For most Westerners, daily life in communist China remains a mystery hidden by political and cultural red tape. The same ignorance exists the other way, as most Chinese living under communist government are prevented from knowing much about the reality of Western culture.
But for filmmaker Dai Sijie, author of Balzac and the Little Chinese Seamstress (Knopf), Western literature offered an unexpected window to life outside the peasant village where he was relocated during Mao Tse-tung’s Cultural Revolution. Sijie grew up at a time when citizens who had an education beyond middle school were separated from their families and forced to work on farms in the remotest areas of China.
Sijie taps his personal experience of this “re-education” system in the charming debut novel Balzac and the Little Chinese Seamstress. Although fictionalized, it draws most of its anecdotes from actual events.
The unnamed narrator and his close friend, Luo, are placed in a village on the mountain of Phoenix of the Sky, where daily tasks include carrying buckets of excrement up the mountain and crawling along narrow shafts of an unstable coal mine. In an attempt to get out of these disgusting and often life-threatening tasks, the two teenagers make a reputation for themselves as storytellers and are soon sent to distant, larger towns to view films. They then return to the village and relate stories as “oral cinemas.”
The duo’s repertoire expands beyond the average government-permitted propaganda films once the two secretly acquire a number of French novels, including several by Balzac. They use these illegal books in bartering with locals, trading their storytelling abilities for better food and increased vacation time. Luo soon begins using the books to refine a local beauty, the daughter of an esteemed tailor. Previously a near-illiterate country girl, the exposure to Western culture sparks unexpected changes within the young seamstress.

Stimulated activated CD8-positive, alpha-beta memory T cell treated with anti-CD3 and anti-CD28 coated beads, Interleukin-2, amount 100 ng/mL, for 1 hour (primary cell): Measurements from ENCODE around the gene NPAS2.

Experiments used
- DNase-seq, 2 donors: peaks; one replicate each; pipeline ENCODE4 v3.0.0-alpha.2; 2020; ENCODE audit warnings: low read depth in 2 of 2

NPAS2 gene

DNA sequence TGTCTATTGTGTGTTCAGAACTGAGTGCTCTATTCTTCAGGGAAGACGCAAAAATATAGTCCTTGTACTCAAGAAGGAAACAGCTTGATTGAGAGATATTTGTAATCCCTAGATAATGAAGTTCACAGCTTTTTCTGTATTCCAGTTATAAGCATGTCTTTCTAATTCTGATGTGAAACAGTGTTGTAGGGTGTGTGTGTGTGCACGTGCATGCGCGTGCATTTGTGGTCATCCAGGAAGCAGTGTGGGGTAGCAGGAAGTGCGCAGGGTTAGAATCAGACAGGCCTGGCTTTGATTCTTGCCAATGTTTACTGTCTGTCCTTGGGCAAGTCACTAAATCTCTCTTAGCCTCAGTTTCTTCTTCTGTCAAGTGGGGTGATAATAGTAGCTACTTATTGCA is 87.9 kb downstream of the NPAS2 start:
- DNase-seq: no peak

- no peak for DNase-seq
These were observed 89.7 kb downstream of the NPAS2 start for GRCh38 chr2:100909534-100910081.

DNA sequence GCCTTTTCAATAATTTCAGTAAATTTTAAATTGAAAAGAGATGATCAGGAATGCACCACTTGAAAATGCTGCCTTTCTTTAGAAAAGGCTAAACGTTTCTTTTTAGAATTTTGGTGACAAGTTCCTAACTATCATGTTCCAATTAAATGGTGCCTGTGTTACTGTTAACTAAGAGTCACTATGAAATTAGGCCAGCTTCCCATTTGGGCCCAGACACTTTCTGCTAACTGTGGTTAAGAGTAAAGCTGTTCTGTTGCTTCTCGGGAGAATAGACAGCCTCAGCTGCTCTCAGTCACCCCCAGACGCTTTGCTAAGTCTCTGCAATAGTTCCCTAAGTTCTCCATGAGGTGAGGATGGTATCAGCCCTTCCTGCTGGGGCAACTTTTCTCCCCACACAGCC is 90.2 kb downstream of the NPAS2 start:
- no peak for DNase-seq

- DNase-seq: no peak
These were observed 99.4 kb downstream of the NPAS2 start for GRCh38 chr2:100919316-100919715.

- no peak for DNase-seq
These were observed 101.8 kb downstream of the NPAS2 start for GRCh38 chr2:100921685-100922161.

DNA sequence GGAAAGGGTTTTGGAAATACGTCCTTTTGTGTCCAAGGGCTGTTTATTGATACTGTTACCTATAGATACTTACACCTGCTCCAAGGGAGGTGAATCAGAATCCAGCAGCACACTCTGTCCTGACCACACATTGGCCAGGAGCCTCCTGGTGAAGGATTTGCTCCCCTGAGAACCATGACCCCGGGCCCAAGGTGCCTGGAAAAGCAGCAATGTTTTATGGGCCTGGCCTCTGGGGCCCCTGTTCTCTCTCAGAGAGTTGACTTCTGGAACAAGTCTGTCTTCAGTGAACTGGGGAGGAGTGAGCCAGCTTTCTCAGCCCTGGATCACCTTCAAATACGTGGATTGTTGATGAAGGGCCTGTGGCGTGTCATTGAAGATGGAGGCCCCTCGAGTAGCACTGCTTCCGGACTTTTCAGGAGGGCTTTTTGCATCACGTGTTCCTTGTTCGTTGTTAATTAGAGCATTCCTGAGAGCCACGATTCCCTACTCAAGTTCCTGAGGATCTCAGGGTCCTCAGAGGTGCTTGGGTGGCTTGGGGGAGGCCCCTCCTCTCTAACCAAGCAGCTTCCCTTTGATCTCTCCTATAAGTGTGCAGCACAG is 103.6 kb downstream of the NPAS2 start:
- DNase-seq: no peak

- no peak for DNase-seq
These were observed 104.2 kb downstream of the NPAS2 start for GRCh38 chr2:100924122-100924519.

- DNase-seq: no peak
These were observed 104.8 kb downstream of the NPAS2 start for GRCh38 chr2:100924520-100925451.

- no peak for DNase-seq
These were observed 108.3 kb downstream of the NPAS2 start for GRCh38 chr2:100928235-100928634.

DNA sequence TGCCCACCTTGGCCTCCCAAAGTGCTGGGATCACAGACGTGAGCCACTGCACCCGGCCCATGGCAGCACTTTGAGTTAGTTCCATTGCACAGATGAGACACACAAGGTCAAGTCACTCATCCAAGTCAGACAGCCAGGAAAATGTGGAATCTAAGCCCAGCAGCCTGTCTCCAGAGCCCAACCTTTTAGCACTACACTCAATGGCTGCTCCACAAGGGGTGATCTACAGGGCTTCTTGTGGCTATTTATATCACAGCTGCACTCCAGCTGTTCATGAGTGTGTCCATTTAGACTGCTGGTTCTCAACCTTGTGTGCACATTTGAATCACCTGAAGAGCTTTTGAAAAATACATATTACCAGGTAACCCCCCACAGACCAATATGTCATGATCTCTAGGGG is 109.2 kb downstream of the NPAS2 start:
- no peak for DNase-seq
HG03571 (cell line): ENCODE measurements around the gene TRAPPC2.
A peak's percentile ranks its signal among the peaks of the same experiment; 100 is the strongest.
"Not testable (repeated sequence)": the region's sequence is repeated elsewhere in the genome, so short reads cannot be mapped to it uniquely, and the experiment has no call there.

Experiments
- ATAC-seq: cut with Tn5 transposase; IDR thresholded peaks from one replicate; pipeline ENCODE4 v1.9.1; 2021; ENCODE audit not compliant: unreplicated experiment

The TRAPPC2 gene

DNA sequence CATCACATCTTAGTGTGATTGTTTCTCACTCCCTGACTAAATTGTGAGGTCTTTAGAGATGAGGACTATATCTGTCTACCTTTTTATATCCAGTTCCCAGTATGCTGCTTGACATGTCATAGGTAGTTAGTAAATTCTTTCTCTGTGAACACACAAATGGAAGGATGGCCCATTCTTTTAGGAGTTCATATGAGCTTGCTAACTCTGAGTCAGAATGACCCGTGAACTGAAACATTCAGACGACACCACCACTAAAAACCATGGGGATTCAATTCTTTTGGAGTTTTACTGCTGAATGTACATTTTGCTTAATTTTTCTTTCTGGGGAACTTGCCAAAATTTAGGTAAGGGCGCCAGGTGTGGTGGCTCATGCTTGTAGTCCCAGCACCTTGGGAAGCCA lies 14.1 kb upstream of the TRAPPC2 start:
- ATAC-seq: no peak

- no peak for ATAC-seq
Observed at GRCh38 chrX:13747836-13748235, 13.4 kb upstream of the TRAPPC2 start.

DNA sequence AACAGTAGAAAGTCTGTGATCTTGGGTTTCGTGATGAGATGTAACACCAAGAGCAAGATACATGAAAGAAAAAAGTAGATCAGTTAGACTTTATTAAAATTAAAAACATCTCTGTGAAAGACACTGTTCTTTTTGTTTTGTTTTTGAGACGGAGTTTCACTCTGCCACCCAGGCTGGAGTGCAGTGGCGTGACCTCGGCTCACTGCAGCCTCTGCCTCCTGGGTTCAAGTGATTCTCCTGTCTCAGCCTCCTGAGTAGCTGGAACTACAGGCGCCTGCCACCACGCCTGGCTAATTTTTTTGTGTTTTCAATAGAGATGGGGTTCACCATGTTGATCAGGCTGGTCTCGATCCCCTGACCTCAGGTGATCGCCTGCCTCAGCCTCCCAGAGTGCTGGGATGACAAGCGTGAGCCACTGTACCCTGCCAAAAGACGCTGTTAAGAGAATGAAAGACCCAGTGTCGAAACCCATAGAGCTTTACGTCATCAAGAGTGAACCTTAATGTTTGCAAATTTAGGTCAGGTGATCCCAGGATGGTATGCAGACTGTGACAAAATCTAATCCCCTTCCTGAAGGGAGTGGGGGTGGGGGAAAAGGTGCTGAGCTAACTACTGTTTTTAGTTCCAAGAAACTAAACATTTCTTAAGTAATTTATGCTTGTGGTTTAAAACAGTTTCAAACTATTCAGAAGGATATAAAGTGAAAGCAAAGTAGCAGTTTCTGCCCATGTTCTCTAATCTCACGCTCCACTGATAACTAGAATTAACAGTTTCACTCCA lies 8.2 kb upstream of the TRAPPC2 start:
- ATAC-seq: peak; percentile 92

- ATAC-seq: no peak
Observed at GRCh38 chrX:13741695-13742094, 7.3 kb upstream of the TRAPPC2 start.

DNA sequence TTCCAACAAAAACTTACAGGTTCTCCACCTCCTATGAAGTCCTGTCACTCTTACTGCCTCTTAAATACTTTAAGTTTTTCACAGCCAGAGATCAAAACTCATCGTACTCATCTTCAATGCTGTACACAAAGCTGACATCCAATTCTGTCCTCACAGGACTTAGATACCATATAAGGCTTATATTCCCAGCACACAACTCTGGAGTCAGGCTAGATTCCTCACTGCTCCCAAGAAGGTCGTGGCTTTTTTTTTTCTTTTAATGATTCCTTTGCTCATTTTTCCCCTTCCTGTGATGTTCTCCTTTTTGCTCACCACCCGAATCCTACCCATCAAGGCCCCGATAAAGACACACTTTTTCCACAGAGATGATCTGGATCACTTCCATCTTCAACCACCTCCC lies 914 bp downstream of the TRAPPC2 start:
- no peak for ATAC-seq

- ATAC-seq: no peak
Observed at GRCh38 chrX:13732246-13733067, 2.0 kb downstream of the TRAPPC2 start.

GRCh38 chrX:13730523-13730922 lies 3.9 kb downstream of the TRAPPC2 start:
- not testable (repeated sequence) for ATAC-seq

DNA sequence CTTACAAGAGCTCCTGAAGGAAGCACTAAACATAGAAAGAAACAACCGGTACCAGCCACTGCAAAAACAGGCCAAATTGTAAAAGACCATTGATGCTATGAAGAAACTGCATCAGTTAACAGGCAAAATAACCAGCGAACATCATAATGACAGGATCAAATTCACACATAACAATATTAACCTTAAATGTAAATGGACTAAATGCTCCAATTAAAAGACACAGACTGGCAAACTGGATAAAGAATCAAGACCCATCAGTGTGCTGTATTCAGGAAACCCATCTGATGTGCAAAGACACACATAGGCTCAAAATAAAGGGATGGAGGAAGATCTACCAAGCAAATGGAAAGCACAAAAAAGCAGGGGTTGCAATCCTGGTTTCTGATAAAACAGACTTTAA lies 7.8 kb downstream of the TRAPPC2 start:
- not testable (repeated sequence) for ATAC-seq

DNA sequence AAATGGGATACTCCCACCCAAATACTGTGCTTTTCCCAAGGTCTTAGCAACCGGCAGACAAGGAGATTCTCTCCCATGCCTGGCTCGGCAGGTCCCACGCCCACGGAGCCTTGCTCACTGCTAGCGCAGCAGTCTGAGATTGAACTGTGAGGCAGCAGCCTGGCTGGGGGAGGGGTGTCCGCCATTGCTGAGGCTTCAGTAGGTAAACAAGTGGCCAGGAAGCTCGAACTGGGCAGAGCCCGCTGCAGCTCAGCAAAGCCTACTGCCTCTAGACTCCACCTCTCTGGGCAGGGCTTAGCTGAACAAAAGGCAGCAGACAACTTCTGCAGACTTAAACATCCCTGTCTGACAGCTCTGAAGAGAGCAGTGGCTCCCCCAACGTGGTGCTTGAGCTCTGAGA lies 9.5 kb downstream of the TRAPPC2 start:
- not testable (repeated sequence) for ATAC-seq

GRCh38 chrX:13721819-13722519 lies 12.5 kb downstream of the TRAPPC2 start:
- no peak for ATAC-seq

Balzac and the Little Chinese Seamstress was originally published in France, where it became an instant best seller. In its English translation, the book maintains a soft but short phrasing, which is both calming and exhilarating. Sijie’s storytelling style and subject matter bring to mind another product of communist China: Ha Jin, whose volume of short stories Ocean of Words depicts life as a Chinese soldier during the early 1970s.
The most perplexing question raised by Balzac and the Little Chinese Seamstress is that of morality, as the effect of the stories on the three youths shows both the dangers and benefits of unguided education. Although it could hardly be used to prove the benefits of banning books, the novel allows the reader to make the final judgment of the characters’ actions. Sijie tells only the truth of his story and leaves the moralizing to the reader.
Sijie will connect his new role as an author to his old role of filmmaker when he returns to China to begin filming of the screen version of Balzac and the Little Chinese Seamstress. It is expected to be finished and released in 2002. Past films include The Eleventh Child and China, My Sorrow.
The impression of seeing how affected the novel’s heroes are by their first brush with the classics of French literature can only be rivaled by the effect this impression has on the reader. For many, Balzac and the Little Chinese Seamstress may be the first look at a culture blocked from their view, and one could not ask for a better or more complete view of life in communist China.
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